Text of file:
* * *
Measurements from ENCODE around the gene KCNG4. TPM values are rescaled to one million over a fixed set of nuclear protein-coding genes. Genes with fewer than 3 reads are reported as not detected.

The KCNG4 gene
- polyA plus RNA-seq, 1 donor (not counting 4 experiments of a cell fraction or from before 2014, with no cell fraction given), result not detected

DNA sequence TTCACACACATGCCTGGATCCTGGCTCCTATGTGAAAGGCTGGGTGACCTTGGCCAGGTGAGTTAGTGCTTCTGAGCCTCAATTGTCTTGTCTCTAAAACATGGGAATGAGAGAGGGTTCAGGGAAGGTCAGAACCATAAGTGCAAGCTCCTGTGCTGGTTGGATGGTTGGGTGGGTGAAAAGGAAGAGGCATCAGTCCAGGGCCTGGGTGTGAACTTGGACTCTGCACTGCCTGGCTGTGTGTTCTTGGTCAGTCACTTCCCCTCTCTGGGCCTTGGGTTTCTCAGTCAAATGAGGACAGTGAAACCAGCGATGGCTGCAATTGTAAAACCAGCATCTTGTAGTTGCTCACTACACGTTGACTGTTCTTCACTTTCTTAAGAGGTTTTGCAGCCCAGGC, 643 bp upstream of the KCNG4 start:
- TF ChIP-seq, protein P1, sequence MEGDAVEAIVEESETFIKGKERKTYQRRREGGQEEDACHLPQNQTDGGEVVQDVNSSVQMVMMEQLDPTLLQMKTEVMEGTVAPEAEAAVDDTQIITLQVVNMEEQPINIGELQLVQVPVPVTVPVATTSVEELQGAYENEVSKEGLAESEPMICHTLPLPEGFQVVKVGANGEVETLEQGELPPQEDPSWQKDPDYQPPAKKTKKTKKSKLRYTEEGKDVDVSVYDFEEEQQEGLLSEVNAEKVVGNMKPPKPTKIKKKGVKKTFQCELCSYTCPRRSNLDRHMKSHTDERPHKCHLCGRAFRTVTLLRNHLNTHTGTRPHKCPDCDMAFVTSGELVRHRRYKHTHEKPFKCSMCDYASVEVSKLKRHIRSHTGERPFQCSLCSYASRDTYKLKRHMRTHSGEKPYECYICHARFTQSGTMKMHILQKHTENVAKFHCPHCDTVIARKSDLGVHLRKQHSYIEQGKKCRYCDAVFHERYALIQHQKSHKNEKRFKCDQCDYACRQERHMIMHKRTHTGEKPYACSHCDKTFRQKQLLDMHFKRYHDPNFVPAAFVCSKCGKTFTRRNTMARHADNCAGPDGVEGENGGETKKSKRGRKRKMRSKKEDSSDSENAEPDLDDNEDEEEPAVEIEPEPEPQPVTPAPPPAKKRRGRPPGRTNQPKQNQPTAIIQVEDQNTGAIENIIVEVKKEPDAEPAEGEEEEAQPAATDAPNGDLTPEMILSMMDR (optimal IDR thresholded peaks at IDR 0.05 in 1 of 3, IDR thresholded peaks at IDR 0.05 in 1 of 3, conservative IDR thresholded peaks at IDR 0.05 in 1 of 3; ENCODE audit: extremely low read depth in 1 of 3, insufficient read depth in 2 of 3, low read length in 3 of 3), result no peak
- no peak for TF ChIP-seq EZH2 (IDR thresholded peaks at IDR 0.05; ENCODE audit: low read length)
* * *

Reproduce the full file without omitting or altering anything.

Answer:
Measurements from ENCODE around the gene KCNG4. TPM values are rescaled to one million over a fixed set of nuclear protein-coding genes. Genes with fewer than 3 reads are reported as not detected.

The KCNG4 gene
- polyA plus RNA-seq, 1 donor (not counting 4 experiments of a cell fraction or from before 2014, with no cell fraction given), result not detected

DNA sequence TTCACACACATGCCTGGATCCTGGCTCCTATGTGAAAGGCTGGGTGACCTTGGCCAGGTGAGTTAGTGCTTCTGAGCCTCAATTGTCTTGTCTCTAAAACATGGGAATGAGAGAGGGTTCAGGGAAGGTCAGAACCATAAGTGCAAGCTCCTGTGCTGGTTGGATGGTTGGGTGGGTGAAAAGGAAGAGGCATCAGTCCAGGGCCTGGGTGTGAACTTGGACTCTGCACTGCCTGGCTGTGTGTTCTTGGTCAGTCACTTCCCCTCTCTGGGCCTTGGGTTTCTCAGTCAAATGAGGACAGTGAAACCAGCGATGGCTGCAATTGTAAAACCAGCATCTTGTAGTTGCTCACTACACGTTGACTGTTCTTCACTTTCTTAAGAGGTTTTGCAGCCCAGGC, 643 bp upstream of the KCNG4 start:
- TF ChIP-seq, protein P1, sequence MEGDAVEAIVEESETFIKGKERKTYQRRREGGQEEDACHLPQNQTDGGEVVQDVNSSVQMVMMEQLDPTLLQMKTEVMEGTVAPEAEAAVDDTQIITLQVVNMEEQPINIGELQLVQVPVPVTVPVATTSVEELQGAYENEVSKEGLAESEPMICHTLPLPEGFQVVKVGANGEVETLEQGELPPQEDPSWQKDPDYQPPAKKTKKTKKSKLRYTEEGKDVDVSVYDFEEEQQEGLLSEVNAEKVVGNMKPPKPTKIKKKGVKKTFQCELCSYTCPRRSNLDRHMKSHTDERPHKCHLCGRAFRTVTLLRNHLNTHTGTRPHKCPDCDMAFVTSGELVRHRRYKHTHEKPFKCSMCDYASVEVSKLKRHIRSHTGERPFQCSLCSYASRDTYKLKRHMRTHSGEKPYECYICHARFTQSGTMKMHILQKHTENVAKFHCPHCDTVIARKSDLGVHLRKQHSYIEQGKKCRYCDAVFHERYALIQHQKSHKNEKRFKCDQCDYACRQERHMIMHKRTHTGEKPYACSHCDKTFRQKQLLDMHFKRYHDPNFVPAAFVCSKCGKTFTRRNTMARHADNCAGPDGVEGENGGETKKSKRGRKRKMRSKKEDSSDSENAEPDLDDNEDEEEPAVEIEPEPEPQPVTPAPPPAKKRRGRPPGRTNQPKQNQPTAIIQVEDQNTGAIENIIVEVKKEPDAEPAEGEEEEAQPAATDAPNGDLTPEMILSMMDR (optimal IDR thresholded peaks at IDR 0.05 in 1 of 3, IDR thresholded peaks at IDR 0.05 in 1 of 3, conservative IDR thresholded peaks at IDR 0.05 in 1 of 3; ENCODE audit: extremely low read depth in 1 of 3, insufficient read depth in 2 of 3, low read length in 3 of 3), result no peak
- no peak for TF ChIP-seq EZH2 (IDR thresholded peaks at IDR 0.05; ENCODE audit: low read length)